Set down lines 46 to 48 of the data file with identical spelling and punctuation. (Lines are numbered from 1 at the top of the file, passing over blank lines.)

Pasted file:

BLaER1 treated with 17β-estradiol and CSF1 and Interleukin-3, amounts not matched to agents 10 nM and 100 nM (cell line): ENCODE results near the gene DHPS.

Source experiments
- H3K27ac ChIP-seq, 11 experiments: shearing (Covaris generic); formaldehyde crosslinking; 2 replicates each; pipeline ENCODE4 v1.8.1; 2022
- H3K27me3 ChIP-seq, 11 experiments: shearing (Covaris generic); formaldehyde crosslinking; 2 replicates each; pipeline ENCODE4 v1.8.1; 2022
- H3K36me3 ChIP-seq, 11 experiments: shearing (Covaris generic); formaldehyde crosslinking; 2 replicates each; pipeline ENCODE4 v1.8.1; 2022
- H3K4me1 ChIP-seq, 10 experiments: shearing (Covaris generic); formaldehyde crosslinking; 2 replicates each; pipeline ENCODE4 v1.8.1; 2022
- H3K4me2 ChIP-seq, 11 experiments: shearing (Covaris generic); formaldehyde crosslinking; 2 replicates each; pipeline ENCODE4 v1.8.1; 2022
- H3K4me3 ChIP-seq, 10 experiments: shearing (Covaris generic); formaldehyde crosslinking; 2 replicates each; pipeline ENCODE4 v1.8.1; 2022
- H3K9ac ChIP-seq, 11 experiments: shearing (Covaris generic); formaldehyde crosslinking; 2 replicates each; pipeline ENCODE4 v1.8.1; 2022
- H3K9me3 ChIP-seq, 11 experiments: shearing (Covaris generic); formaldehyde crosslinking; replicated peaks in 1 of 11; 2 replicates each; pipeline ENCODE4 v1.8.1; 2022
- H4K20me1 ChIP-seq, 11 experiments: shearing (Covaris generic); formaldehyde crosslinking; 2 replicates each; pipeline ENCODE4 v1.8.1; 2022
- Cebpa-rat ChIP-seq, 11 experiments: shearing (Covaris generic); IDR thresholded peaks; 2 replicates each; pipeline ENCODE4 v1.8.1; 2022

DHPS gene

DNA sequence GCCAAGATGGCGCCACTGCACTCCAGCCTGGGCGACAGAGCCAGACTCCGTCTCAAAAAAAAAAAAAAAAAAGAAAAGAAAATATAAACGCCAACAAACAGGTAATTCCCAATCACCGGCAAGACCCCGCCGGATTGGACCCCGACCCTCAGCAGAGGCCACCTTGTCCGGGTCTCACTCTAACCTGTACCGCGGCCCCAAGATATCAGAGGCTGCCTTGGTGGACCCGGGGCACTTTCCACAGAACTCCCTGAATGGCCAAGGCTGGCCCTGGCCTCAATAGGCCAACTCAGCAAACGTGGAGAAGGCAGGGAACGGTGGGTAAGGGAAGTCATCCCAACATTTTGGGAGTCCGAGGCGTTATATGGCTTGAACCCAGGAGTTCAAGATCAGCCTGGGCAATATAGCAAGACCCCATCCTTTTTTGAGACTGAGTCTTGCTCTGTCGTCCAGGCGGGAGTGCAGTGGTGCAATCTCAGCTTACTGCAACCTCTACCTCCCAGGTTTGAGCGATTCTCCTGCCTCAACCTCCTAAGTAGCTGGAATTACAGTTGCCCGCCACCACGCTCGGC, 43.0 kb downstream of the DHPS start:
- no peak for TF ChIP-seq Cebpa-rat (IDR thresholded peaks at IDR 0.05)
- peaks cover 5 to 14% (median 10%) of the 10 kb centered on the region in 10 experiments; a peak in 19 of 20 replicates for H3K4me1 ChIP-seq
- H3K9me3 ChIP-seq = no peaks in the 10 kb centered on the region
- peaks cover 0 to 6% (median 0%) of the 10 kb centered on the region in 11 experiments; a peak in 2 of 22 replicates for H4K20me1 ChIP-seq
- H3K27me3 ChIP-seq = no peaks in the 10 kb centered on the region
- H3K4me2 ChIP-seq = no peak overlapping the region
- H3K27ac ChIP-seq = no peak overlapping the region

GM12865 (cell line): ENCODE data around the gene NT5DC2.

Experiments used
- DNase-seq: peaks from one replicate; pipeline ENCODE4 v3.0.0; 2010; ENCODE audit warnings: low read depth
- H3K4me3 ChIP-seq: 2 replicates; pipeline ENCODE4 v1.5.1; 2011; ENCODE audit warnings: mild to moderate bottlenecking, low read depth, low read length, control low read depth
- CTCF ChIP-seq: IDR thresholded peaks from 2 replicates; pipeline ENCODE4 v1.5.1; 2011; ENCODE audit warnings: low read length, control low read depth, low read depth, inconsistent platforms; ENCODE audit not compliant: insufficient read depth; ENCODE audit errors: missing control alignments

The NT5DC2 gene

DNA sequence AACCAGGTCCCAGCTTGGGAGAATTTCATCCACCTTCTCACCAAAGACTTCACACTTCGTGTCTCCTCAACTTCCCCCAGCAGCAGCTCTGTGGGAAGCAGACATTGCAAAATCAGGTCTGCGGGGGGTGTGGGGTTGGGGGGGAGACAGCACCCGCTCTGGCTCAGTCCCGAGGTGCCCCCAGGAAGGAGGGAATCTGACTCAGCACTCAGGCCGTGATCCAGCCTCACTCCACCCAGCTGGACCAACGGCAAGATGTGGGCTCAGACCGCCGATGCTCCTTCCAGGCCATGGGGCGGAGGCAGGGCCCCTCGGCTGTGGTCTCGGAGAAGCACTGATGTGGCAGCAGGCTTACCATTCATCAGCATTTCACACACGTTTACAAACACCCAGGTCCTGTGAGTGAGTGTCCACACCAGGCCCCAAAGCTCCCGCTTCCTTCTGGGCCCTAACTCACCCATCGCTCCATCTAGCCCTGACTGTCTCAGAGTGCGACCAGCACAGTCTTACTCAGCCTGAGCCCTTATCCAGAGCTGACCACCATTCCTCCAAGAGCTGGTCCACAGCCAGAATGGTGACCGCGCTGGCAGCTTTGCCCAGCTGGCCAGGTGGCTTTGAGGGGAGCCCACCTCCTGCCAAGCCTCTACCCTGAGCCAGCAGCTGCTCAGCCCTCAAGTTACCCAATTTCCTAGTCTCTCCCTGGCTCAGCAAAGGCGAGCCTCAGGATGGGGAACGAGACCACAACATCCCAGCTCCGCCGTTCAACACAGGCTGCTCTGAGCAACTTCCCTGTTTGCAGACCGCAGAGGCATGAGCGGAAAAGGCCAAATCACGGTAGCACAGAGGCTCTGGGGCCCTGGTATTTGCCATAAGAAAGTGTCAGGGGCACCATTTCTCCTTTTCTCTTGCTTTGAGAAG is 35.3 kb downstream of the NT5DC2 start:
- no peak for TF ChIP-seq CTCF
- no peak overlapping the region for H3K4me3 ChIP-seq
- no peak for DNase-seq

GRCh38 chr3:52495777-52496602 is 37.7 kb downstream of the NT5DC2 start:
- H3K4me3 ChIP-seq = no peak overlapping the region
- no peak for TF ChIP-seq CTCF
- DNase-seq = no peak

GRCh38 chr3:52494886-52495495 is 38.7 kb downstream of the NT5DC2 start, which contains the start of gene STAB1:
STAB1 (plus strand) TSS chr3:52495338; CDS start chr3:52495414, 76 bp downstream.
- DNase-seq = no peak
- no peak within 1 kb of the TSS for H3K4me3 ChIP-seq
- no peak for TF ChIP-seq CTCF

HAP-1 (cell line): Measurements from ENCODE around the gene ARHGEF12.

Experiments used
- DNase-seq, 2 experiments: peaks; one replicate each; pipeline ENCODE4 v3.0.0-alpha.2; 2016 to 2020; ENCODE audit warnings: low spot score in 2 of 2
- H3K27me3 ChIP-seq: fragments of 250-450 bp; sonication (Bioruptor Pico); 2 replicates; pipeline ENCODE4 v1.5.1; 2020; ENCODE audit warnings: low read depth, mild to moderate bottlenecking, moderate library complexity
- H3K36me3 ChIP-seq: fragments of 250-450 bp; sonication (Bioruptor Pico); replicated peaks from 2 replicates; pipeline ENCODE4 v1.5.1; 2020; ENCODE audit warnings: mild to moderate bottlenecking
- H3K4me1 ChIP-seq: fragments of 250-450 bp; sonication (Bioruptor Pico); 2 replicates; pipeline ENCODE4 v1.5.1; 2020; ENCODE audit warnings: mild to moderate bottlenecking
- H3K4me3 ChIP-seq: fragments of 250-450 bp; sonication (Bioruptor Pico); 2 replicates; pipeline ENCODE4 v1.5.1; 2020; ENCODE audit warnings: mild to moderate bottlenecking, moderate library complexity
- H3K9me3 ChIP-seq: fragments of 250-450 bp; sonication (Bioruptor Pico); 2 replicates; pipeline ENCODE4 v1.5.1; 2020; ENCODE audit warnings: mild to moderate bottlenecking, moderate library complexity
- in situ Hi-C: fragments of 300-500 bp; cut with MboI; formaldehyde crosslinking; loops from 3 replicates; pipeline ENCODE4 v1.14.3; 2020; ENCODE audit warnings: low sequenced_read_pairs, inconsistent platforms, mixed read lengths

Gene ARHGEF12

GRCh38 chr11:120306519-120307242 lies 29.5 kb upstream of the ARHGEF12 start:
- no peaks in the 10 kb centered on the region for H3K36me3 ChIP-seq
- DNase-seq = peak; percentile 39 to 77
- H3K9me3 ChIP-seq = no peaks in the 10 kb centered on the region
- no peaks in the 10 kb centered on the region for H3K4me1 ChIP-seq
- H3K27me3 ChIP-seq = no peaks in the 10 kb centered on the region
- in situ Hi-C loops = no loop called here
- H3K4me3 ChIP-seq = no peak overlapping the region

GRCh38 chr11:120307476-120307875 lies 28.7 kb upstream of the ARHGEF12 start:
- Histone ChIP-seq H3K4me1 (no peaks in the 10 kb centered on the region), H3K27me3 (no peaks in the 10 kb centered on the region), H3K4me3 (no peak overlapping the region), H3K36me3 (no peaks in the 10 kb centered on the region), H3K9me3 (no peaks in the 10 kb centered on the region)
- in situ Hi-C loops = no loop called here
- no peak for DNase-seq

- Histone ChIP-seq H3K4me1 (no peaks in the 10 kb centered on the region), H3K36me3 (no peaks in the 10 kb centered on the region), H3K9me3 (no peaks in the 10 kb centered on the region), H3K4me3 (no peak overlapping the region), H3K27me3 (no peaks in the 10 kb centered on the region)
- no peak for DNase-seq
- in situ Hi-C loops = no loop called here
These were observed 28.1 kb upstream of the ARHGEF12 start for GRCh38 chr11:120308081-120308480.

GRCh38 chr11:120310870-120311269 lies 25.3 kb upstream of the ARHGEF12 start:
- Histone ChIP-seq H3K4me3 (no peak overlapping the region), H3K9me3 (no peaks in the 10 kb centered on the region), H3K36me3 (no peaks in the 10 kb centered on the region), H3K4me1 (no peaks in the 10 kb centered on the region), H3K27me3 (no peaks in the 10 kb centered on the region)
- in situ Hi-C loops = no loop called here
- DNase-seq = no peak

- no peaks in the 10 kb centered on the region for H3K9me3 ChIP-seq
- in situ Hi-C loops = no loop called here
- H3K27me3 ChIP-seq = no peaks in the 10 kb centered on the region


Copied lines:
- H3K4me1 ChIP-seq: fragments of 250-450 bp; sonication (Bioruptor Pico); 2 replicates; pipeline ENCODE4 v1.5.1; 2020; ENCODE audit warnings: mild to moderate bottlenecking
- H3K4me3 ChIP-seq: fragments of 250-450 bp; sonication (Bioruptor Pico); 2 replicates; pipeline ENCODE4 v1.5.1; 2020; ENCODE audit warnings: mild to moderate bottlenecking, moderate library complexity
- H3K9me3 ChIP-seq: fragments of 250-450 bp; sonication (Bioruptor Pico); 2 replicates; pipeline ENCODE4 v1.5.1; 2020; ENCODE audit warnings: mild to moderate bottlenecking, moderate library complexity